“...I decided to shoot the last war using the first photography technique. I wanted to evoke the first documented war, fought in the same region almost two centuries ago – the Crimean War.
To juxtapose past and present.“
This film follows Ukrainian soldiers and civilians from the perspective of a photographer who decided to document modern war with the first photographic technique.
Using the technique that dates back to the 19th century poses a question of the absurdity and the timelessness of war.
I was born and raised in the USSR, where WWII (“Great Patriotic War”) was a "sacred cow". It was the personification of good and evil. I grew up with war movies and books, heroic deeds and my grandmother's stories of the famine she endured. Like other boys, probably, I was a little sad that I missed that time and would not be able to accomplish my feat. I couldn’t imagine that during my lifetime, I would have to witness an event that will be comparable in scale of tragedy. Of course, I couldn’t think that Russia would become a new symbol of absolute evil .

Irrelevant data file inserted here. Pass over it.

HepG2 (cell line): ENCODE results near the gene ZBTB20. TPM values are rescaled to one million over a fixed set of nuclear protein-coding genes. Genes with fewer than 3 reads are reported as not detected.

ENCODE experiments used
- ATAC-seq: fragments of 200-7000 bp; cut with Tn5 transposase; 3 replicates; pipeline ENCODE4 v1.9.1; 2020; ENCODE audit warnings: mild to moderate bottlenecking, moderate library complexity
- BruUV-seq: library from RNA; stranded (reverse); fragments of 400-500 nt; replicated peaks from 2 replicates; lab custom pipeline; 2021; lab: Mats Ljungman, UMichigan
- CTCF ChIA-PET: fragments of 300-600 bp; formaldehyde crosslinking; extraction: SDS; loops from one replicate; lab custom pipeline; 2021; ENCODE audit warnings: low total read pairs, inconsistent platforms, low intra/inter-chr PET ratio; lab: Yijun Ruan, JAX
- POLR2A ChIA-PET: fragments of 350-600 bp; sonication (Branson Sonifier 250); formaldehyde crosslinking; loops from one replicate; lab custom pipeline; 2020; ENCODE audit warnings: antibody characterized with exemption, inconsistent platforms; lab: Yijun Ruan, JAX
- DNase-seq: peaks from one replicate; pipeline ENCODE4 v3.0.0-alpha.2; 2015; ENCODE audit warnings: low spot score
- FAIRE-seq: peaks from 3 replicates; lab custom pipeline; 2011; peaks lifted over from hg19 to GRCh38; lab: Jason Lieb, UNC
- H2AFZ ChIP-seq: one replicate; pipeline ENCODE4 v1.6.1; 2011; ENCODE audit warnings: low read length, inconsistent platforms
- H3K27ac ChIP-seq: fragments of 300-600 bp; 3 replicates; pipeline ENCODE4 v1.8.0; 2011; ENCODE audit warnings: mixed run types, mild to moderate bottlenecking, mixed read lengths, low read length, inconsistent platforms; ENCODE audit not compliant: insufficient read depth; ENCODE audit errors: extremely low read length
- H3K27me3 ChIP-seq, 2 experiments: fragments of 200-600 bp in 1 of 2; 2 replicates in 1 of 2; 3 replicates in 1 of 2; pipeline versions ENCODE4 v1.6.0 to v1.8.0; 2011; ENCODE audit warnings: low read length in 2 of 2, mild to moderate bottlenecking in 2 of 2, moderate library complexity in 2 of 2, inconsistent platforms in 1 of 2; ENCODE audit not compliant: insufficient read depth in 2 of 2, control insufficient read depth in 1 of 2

During the first trip in Ukraine, I became an eyewitness of this devastating and horrifying disaster. Then, I decided to shoot the last war using the first photography technique. To juxtapose past and present. I wanted to evoke the first documented war, fought in the same region almost two centuries ago – the Crimean War.
So, I bought a Ford Transit, converted it into a mobile laboratory, and went alone through several borders, to the front line.
In this body of work, while I sacrificed a "decisive moment" , I’m trying to catch on fragile glass the face and the timeless tragedy of war. I deliberately want to confuse my audience, make them take a closer look – and realize that the seemingly “old” photos have in fact been taken today. Thus, I’ve tried to close a certain logical circle.